Stalker (1979) is a stunning and complex film, close to 3 hours of slow-burning shots and Russian dialogue examining human conciousness, faith and fear. Yet, A Nos Amours managed to present a sold out Sunday morning screening in the beautiful but hidden, Curzon Richmond. This was the second full house of 2 screenings, all eager to watch Tarkovsky’s Stalker on a well-maintained 35mm print sourced from Russia.
A Nos Amours invited Geoff Dyer to introduce the film that his recently published book, Zona, is all about. It was an engaging and passionate introduction that was also honest and funny; Dyer could have easily delivered a deluge of praise for the film he has so meticulously written about, but instead he warned first-time viewers of his early indifference, only then to gently hint at the magnitude of what was to come.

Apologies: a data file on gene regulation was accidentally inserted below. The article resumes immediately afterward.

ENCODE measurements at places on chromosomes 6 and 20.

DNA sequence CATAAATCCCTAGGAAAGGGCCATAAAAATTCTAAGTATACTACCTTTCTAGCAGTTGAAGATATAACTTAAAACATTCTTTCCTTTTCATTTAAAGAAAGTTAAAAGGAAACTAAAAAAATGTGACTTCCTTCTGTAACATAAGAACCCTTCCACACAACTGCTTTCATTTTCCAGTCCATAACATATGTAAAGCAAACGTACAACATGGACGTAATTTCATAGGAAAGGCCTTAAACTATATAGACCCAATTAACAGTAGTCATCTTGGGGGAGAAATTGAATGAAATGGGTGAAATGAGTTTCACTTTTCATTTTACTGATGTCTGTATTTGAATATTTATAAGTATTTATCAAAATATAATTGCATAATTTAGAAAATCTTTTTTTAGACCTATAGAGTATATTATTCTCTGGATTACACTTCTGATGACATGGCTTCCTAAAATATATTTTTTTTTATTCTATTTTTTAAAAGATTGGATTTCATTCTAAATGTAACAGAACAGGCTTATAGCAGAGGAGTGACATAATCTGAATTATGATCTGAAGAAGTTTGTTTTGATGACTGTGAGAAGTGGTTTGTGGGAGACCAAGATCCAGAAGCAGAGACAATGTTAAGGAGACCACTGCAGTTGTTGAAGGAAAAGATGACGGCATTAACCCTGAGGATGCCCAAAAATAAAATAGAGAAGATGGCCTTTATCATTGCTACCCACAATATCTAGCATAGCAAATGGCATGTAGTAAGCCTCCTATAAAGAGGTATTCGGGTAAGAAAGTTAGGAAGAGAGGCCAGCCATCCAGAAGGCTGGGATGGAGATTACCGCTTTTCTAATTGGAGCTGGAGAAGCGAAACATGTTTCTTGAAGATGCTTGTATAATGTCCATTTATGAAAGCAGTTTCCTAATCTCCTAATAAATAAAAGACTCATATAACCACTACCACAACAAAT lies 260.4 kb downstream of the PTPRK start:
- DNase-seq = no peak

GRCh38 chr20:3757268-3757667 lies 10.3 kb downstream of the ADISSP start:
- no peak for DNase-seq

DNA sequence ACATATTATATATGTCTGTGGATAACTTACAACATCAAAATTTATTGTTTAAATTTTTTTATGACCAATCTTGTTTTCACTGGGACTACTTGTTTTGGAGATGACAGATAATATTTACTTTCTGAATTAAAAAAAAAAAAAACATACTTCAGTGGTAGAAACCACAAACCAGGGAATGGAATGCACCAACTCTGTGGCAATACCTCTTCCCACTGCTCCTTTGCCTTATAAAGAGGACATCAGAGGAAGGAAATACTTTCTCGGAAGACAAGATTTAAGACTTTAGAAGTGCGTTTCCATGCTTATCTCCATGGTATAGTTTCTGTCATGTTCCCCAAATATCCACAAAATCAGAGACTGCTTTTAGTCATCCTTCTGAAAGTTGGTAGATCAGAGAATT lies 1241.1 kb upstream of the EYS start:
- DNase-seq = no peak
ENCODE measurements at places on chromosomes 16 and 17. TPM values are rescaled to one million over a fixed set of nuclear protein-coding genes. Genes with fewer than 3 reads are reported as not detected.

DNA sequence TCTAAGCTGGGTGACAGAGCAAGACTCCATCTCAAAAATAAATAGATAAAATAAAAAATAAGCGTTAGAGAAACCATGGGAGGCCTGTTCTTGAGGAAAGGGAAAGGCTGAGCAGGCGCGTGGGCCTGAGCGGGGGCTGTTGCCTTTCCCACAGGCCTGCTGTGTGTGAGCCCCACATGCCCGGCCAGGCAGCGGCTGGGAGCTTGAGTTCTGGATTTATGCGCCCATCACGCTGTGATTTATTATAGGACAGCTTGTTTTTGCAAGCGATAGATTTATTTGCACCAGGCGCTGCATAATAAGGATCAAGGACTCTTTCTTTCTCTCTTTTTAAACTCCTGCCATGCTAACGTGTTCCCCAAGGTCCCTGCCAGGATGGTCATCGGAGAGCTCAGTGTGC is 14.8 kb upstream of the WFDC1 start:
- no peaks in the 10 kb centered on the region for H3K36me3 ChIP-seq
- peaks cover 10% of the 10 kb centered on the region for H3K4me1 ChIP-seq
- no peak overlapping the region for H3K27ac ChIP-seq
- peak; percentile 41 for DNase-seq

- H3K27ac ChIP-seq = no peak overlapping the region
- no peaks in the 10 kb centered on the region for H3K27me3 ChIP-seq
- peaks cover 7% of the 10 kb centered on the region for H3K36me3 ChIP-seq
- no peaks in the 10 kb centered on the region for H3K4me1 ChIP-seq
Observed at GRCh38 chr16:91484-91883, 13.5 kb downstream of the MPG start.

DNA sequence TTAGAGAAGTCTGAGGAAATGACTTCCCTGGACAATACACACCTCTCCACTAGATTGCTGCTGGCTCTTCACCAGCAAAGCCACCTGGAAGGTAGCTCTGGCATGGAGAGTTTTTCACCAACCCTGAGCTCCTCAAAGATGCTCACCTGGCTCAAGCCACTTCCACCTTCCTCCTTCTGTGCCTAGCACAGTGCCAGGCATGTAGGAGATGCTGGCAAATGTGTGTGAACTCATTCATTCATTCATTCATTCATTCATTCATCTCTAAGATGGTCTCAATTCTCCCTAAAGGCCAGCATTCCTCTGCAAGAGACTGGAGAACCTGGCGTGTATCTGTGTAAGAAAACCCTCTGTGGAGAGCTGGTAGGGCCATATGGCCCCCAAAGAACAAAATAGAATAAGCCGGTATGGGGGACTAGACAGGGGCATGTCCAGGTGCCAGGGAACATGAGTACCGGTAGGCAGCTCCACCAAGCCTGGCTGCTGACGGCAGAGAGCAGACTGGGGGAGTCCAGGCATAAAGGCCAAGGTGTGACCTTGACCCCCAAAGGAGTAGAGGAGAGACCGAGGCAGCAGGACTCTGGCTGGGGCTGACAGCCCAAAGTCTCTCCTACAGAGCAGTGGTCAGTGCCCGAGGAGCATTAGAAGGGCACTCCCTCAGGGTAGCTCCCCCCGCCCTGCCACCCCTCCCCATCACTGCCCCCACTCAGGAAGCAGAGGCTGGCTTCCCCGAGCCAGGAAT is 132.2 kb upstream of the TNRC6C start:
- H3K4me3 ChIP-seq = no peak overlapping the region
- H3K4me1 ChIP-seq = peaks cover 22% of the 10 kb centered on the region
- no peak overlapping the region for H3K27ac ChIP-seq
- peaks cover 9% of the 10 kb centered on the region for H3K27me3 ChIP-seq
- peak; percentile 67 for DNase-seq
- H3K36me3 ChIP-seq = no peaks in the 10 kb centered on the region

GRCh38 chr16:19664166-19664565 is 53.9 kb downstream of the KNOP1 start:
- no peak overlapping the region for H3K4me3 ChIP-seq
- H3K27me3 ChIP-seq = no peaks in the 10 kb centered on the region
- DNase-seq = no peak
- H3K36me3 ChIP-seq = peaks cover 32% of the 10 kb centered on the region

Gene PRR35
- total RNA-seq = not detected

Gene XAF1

What was apparent during the screening was the atmosphere created by the audience’s respect for what they were viewing. I also heard that some had come back for a second time. I have a feeling this buzz was not only for the film itself – although excellent and integral – but an expected following of unsuspecting cinephiles, created from the ethos of A Nos Amours to program “over-looked, under-exposed or especially potent cinema.”
Joanna Hogg and Adam Roberts, the two filmmakers behind the A Nos Amours collective, stayed after the film to speak to guests, many of whom they will no-doubt see again when they introduce their next film, Chronicle of Anna Magdalena Bach, on Sunday 27th May 2012 at the Lexi Cinema.